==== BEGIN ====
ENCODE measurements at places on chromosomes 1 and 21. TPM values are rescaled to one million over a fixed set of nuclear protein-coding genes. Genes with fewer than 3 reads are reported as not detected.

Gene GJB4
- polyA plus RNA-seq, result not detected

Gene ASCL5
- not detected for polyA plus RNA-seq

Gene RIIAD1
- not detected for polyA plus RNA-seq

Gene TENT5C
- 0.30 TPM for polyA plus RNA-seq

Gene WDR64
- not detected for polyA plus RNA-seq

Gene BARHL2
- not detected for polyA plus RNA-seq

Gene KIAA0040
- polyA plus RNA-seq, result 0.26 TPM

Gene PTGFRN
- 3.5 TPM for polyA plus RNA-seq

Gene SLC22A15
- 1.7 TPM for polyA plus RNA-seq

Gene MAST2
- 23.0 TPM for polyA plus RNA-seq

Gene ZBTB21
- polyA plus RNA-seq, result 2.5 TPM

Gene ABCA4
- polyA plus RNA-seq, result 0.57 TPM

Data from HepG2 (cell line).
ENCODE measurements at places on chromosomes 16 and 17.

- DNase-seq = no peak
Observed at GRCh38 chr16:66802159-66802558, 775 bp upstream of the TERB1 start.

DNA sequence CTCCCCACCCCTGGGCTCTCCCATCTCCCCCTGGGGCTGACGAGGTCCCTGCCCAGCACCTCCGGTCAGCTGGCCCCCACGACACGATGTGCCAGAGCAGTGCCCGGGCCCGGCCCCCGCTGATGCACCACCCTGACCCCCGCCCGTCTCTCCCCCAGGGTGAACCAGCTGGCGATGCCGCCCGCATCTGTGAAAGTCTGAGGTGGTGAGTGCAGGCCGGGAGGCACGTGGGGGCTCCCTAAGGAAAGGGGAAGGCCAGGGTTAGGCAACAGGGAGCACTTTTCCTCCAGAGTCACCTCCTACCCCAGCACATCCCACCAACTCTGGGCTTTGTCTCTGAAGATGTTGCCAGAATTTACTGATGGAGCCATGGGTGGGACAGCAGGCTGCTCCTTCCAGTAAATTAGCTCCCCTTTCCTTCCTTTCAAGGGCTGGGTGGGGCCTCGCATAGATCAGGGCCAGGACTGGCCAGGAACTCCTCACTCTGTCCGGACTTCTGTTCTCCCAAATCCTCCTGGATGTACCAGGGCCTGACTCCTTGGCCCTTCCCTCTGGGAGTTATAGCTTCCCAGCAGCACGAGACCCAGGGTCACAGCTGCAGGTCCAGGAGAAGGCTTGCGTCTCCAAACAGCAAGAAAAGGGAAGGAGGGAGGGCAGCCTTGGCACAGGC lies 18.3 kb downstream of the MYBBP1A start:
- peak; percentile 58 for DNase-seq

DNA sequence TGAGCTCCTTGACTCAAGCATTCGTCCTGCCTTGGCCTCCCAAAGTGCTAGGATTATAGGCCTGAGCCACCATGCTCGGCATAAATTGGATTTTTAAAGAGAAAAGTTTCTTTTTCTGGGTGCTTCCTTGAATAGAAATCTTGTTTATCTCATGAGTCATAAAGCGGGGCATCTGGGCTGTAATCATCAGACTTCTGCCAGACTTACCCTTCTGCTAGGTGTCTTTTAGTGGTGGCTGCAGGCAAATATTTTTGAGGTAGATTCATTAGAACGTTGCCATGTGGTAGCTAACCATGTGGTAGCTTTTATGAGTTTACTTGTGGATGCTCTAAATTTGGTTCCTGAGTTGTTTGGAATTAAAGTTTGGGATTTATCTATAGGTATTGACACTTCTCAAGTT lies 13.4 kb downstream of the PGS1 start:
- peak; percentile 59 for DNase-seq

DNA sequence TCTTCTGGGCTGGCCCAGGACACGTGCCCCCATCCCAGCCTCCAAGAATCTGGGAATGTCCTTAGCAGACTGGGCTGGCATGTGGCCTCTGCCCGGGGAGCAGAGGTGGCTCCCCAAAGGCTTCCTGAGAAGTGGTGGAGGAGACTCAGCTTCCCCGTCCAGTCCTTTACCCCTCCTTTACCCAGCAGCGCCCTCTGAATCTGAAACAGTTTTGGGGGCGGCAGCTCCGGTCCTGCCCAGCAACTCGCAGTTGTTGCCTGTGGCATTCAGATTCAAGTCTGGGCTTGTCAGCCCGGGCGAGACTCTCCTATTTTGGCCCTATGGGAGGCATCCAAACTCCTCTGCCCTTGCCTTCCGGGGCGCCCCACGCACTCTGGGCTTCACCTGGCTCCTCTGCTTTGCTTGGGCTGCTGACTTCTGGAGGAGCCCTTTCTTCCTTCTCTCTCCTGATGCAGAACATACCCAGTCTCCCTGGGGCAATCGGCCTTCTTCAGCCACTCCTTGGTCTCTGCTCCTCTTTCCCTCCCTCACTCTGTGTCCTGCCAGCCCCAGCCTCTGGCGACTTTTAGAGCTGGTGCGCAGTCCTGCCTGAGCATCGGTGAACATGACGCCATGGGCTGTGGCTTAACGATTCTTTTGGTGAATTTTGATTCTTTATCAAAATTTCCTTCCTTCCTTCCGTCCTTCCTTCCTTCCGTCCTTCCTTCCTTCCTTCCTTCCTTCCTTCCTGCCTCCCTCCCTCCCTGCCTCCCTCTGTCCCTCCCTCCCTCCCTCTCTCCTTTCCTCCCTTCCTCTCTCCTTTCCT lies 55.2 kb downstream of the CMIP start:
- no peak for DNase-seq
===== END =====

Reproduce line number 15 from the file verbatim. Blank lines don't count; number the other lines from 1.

- polyA plus RNA-seq, result 0.26 TPM